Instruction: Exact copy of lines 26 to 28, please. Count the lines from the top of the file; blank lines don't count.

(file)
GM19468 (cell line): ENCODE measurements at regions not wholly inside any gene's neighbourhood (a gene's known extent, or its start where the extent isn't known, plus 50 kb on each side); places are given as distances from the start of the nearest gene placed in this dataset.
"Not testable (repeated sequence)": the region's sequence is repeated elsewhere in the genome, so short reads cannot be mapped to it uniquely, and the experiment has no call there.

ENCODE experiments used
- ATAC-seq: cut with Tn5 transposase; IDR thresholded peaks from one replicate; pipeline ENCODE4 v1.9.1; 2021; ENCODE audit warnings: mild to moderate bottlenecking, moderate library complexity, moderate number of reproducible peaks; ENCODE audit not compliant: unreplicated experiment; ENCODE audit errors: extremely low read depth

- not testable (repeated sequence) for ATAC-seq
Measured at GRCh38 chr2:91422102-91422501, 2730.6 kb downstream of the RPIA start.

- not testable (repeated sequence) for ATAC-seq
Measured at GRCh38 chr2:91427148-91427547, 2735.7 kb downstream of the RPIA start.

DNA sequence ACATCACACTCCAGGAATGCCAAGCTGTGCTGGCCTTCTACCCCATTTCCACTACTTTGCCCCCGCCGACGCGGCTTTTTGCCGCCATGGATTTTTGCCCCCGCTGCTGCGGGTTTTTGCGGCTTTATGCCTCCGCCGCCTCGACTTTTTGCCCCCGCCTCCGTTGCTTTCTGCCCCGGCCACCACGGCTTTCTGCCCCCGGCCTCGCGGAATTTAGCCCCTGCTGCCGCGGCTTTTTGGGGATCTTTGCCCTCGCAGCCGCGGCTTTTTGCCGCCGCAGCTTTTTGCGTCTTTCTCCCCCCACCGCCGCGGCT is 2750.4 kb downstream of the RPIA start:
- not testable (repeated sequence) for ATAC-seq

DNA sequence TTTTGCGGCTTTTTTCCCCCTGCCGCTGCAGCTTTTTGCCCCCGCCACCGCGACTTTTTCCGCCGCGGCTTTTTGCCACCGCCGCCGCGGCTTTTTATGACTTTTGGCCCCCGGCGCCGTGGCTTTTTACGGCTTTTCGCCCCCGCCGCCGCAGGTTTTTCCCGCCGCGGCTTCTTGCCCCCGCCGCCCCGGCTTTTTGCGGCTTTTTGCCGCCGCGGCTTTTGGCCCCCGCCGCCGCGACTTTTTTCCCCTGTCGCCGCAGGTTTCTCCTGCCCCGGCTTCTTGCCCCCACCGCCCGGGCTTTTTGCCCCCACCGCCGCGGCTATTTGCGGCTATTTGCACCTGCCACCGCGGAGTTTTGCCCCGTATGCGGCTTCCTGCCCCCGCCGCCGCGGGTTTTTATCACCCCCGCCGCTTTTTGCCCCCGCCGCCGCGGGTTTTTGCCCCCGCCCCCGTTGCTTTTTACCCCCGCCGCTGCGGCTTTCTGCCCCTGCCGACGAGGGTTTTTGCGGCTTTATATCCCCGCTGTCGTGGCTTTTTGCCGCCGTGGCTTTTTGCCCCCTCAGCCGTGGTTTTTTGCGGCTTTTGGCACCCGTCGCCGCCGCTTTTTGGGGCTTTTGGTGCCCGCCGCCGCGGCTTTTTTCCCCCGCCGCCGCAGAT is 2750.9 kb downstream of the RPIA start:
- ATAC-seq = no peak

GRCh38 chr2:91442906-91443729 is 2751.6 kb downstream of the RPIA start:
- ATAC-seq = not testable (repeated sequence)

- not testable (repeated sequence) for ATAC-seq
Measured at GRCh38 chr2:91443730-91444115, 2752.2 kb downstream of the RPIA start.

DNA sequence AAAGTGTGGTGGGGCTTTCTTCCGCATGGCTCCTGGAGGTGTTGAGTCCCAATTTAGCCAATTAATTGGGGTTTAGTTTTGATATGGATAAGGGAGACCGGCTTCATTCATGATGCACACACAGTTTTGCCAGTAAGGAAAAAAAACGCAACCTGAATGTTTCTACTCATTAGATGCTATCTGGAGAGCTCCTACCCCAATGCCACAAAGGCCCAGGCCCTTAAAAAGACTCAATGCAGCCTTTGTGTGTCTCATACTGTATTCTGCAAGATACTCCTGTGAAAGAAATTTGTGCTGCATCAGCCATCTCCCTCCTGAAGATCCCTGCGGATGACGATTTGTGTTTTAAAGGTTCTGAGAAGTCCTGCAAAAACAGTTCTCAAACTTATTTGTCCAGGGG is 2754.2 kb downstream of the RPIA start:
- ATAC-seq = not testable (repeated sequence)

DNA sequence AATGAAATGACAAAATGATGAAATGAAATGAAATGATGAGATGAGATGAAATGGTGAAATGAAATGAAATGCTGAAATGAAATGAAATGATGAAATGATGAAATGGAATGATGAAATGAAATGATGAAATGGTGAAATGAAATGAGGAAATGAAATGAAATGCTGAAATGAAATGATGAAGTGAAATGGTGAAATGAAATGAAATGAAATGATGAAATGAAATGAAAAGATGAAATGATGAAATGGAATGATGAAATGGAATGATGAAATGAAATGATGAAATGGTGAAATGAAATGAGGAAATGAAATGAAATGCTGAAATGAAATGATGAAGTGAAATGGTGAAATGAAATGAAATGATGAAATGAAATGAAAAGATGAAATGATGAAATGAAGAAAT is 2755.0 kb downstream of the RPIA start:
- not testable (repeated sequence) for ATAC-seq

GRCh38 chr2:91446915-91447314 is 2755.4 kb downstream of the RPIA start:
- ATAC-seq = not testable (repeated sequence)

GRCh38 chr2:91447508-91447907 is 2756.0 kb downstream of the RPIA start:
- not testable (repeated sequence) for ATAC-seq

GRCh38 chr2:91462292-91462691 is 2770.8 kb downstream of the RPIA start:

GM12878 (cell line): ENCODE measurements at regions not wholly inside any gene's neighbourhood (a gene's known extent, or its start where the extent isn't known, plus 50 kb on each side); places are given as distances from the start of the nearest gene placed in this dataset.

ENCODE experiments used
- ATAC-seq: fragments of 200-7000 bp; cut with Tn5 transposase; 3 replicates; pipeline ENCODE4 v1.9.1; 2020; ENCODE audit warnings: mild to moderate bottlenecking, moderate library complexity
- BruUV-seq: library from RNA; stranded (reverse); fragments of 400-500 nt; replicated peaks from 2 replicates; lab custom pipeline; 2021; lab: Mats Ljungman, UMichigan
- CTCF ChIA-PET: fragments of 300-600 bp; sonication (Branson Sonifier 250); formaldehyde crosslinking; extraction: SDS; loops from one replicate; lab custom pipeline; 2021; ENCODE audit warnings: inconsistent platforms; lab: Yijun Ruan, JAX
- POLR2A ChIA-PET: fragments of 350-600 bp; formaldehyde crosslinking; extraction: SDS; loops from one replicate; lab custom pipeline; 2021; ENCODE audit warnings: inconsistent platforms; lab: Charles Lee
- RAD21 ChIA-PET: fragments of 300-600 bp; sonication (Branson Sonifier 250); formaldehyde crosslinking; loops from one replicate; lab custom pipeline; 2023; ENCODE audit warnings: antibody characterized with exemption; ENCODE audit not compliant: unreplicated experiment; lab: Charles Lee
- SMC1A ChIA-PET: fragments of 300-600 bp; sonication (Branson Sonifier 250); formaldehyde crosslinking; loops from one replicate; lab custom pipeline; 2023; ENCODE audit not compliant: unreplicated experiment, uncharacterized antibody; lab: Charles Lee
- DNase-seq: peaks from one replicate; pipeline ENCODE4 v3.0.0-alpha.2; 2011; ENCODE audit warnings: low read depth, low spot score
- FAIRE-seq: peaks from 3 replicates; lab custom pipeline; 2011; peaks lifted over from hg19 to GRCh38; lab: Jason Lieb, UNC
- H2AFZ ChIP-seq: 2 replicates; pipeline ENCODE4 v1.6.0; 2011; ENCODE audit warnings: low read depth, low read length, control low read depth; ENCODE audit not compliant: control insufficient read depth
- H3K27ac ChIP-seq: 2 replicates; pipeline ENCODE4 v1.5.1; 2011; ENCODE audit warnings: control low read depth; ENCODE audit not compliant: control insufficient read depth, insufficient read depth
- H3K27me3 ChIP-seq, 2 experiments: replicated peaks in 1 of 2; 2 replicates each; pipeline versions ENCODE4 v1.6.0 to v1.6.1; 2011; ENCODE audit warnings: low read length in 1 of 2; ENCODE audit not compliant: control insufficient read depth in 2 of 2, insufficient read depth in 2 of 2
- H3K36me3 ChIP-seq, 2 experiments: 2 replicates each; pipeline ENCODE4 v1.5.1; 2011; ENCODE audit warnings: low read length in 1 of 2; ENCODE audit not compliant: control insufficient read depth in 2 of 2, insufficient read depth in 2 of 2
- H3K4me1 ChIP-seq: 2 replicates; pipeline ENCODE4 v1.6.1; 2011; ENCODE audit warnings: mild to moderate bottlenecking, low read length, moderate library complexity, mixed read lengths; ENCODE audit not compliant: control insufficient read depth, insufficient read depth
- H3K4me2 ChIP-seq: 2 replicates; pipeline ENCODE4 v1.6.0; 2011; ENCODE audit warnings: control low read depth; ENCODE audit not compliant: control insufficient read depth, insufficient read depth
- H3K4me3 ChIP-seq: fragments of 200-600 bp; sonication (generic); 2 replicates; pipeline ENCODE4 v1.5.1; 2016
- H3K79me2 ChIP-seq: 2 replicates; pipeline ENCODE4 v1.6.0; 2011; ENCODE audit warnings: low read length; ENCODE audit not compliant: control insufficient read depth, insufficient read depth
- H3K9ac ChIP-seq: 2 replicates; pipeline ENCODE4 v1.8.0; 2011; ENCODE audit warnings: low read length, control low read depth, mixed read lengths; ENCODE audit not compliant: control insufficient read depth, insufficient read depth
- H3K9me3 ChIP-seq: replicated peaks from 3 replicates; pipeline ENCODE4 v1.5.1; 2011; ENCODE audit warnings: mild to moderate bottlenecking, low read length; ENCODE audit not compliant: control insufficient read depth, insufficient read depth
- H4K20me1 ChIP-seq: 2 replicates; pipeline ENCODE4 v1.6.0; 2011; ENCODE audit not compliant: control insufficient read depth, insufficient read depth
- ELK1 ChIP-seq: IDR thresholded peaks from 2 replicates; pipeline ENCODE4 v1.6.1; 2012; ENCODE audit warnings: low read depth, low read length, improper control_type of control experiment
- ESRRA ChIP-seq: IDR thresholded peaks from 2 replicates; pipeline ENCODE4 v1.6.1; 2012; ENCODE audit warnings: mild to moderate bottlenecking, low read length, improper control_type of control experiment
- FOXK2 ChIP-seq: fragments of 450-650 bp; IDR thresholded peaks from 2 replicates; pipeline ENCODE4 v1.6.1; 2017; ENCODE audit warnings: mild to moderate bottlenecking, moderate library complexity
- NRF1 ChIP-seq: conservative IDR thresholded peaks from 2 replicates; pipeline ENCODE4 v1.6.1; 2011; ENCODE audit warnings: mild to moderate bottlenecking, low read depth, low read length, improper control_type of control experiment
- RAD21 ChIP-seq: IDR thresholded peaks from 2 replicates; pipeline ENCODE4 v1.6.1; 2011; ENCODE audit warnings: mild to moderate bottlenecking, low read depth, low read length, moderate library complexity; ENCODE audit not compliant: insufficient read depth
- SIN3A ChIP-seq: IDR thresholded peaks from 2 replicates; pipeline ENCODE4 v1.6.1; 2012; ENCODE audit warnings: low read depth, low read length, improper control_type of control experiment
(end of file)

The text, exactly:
GM12878 (cell line): ENCODE measurements at regions not wholly inside any gene's neighbourhood (a gene's known extent, or its start where the extent isn't known, plus 50 kb on each side); places are given as distances from the start of the nearest gene placed in this dataset.

ENCODE experiments used
- ATAC-seq: fragments of 200-7000 bp; cut with Tn5 transposase; 3 replicates; pipeline ENCODE4 v1.9.1; 2020; ENCODE audit warnings: mild to moderate bottlenecking, moderate library complexity